I reached a point towards the end on the old heart where I had trouble getting out of a chair. All I wanted to do was get out of bed in the morning and walk to my office and sit back down in the chair. Now I throw 50 pound bags of horse feed in the back of my pickup truck and I don't even think about it. I'm back doing those things.
We were trying to get all of the planes down out of the sky. And we watched as the towers of the World Trade Center collapsed - something no one expected and anticipated. And you could sit there and see and be aware that thousands of people were at that moment being killed as a result of the terrorist attacks that struck the United States.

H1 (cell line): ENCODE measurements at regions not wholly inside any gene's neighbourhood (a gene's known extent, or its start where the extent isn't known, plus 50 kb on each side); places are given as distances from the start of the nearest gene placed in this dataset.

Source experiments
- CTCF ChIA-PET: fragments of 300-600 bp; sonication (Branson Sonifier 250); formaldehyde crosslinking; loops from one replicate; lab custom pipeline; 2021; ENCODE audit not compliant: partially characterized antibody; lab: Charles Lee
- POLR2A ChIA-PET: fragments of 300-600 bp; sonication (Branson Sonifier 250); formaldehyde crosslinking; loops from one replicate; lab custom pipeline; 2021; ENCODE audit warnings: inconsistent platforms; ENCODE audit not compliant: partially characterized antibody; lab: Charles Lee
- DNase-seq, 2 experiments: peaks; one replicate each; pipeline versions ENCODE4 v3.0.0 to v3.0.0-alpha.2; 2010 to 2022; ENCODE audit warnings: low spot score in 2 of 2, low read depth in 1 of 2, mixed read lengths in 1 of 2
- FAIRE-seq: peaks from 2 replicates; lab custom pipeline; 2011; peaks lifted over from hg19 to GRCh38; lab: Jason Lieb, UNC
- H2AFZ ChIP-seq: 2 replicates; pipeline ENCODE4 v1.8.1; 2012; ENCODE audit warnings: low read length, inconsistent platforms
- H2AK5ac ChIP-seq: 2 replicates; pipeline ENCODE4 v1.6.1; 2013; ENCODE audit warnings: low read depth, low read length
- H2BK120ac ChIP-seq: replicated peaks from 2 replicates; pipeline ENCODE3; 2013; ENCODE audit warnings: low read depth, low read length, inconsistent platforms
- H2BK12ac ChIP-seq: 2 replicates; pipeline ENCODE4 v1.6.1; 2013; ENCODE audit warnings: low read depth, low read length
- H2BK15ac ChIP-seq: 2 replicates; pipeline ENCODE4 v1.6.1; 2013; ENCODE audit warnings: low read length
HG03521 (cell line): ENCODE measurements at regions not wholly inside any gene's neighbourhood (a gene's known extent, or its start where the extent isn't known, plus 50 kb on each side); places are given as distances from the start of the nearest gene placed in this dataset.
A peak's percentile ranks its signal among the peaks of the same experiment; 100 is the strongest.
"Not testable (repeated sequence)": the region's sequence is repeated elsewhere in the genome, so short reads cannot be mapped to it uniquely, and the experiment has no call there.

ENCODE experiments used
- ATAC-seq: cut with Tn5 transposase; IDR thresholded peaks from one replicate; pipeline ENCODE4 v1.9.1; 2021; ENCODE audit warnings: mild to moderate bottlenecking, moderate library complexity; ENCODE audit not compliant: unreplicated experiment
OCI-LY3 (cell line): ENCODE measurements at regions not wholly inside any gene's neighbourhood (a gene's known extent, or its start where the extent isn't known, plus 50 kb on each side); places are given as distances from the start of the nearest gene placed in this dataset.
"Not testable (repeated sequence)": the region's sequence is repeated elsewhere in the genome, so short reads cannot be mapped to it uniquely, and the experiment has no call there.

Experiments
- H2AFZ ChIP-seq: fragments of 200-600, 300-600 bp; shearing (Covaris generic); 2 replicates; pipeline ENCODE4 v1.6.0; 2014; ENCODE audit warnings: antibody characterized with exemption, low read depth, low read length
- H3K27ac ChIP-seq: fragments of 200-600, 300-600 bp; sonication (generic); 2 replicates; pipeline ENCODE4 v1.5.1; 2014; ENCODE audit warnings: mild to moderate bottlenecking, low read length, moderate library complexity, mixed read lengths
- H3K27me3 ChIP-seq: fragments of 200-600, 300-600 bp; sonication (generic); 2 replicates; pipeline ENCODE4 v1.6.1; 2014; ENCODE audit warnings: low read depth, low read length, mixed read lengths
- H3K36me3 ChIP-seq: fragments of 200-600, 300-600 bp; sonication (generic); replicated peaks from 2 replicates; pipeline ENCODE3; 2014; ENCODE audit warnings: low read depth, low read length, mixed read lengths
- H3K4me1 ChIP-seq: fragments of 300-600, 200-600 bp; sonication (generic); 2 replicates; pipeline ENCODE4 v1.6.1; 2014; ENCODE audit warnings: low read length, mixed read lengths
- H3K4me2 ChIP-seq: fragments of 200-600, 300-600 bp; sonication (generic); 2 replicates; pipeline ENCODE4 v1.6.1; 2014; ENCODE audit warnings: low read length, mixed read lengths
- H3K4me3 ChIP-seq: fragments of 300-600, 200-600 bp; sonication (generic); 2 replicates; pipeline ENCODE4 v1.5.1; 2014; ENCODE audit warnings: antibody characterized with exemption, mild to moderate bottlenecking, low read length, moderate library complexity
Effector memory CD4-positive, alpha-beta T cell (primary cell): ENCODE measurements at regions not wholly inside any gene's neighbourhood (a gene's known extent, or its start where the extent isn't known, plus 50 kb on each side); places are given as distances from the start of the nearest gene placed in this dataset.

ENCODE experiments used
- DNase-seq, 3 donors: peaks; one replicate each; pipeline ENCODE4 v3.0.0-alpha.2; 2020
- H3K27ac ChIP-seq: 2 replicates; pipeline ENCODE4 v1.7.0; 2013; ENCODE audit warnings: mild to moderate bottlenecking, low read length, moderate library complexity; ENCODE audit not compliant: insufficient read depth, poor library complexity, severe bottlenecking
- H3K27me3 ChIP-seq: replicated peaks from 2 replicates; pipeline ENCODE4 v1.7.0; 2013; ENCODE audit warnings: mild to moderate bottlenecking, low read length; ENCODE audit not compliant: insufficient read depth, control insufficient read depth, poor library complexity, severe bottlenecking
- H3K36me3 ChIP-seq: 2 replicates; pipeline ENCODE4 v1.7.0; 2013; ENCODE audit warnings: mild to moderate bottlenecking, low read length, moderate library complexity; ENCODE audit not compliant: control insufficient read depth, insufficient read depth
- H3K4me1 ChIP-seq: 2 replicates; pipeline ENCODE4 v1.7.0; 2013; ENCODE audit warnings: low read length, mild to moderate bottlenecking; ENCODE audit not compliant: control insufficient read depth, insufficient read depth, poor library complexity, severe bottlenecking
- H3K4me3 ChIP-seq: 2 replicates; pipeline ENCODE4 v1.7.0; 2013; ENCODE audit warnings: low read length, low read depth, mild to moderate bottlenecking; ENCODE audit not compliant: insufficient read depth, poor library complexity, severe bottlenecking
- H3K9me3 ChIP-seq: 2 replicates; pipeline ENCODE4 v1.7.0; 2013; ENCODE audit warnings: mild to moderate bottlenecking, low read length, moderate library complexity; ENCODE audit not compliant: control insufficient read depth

It's very important to go back and keep in mind the distinction between handling these events as criminal acts, which was the way we did before 9/11, and then looking at 9/11 and saying, 'This is not a criminal act,' not when you destroy 16 acres of Manhattan, kill 3,000 Americans, blow a big hole in the Pentagon. That's an act of war.
I worked for George Bush. I'm proud to have worked for him. I think that a lot of the most controversial things we did, that people didn't like and - and criticized us for, things like the terror surveillance program or the enhanced interrogation techniques, were things that allowed us to save lives.